My uncle Emmett introduced me to woodcarving in grade school. He taught me to carve a “ball in a cage” from a single block of balsa wood in the church basement. Years pasted as did my interest in wood carving. It’s funny how our interests come full circle in life.
After 40 years, I was reintroduced to the traditional skill of greenwood carving. Local, sustainable trees are used to make objects for everyday use while learning old-world skills. Handmade spoons, cups, and bowls are hidden within these renewable resources.
For over a year now, I’ve been whittling on wood to create something more than a camp pot hook. It’s all part of my addictive journey of self-reliance and…
Freedom from Electricity
Do I love and use electricity? You bet!
However, my personal space in the woods is my favorite location for carving… or doing most anything else. Dependence on electricity is not an option. Out there I’m transported back to a time of Doing the Stuff with cordless-tools held by hands, my hands. My collection of simple hand tools overshadows my skill level. I’ll keep Doing the Stuff until my skills catch up.
One tool my semi-permanent shelter was missing is a dedicated carving bench. Add this to my Paring Ladder, and a future pole lathe, and my no-electric-power shop in the woods will be fully functional. The forest provides the raw building materials. It’s my job to collect them.
I’ve included a video tutorial for those who prefer moving pictures.
Here’s what you’ll need to make your own…
Carving Bench from a Log
Material and Tool List
- A hardwood log about 2 to 3 feet long and 10 to 12 inches in diameter
- 4 poles for legs and a few other sticks along the way
- Wooden pegs for the peg holes – again, more sticks
- Cordage – something for the rope vise and smaller stuff for lashing
- Chainsaw or crosscut saw – depending on how vigorous of a project you desire
- Ax and knife – a drawknife is optional but really useful if you’ve built a paring ladder
- Auger – 1 inch minimum
Ideas for this design came from photos of two Facebook groups of which I’m a member:
- The Pathfinder School Learning Center (Dave Canterbury’s work bench in particular)
- Craftsmen on Spoon Carving, Green Woodworking and Sloyd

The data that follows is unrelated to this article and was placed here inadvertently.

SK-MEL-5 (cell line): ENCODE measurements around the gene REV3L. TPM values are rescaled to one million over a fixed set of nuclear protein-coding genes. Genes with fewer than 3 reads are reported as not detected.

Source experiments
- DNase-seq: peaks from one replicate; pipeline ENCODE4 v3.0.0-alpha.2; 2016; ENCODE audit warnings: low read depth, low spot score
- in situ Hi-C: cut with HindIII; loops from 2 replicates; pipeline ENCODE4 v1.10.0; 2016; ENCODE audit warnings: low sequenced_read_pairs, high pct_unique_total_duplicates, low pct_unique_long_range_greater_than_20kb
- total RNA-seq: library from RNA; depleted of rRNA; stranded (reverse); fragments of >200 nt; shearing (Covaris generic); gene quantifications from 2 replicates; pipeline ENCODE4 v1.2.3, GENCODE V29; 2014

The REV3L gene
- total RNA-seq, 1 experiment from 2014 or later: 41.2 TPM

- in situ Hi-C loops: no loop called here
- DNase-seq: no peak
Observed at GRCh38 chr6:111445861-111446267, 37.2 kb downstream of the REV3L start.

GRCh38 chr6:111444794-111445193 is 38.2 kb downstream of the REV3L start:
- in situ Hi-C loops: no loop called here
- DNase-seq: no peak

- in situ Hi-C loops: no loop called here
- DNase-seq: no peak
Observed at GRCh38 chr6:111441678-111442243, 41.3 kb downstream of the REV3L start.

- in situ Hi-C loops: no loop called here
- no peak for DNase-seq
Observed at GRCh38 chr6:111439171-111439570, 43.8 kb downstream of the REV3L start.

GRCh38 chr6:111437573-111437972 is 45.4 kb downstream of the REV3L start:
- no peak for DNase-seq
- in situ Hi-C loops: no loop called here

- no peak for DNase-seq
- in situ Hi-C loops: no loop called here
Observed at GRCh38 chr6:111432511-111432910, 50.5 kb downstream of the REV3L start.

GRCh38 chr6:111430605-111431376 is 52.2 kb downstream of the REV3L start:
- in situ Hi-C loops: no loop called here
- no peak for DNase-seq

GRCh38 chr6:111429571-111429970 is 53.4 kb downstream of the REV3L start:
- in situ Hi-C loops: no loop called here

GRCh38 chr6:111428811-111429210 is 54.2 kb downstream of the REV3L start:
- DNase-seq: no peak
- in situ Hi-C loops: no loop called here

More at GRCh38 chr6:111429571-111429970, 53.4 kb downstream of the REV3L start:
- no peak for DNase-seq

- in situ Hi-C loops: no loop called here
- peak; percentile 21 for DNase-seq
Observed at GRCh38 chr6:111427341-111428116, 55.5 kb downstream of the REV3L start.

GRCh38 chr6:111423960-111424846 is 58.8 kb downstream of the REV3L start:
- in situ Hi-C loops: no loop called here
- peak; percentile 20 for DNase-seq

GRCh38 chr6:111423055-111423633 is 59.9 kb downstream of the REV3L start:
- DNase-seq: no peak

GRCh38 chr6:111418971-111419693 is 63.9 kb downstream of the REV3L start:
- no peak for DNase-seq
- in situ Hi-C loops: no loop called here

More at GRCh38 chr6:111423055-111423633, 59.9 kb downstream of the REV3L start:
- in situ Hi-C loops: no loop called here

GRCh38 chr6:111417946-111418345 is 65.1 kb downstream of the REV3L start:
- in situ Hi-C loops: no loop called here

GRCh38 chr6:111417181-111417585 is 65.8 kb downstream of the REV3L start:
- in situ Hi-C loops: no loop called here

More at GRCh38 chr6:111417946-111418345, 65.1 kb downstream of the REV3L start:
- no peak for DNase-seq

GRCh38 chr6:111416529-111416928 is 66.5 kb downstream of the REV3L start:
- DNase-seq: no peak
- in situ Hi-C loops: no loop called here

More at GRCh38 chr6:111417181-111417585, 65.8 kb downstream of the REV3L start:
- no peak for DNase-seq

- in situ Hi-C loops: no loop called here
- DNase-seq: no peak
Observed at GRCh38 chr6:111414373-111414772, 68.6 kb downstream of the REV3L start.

I highly recommend both groups if you’re on Facebook and pursuing self-reliance.
Step 1: Cut a Log
The reason I carried my chainsaw to the woods that day was to cut some dead cedar for a couple of sitting bench projects. Another heavy cutting project was a huge dead pine, not within reach of my shelter, but adjacent to a spot boy scouts camp. It needed to be felled. I also needed a hefty log for a carving bench.
I cut a limb off a red oak downed by a storm a year ago and hauled it back to base camp. Whatever tree you use, it should be hardwood and about the dimensions given above.
Step 2: Cut Notches
Make three perpendicular cross cuts almost halfway through the log. The first cut will be about 5 inches from one end. Now cut at a 90 degree angle from the end of the log to the base of the first cut to remove this section of wood. This will be the end shelf of your bench and platform for the rope vise.
Make the second cross-cut 5-6 inches from the first cut. The third cut goes in about 18 inches (depends on how much flat work space you want) from the second cut. The space between the second and third cut will become your middle bench area.
Score a line connecting the bottom of the second and third cuts along the sides of the log. Make several cuts about 2 inches wide on the middle section of the log down to the scored lines. Strike the 2 inch sections with the butt of your ax or maul to break them loose. Remove and save these half-moons as spacers for wedging stock on the bench.
The base of the middle section will be uneven after removing the half moons. Use your ax to hew this section of your bench smooth. Use a wooden maul to hammer the ax through hard-to-reach sections until the surface is relatively flat.
Step 3: Bore Holes
Use a timber framing auger or brace and bit to bore a hole all the way through the center of the end shelf. This hole will serve as part of your rope vise. My auger is a vintage 1-1/4 inch timber frame tool DRG and I found at an antique store. I’d say one inch holes would be the minimum for this kind of project.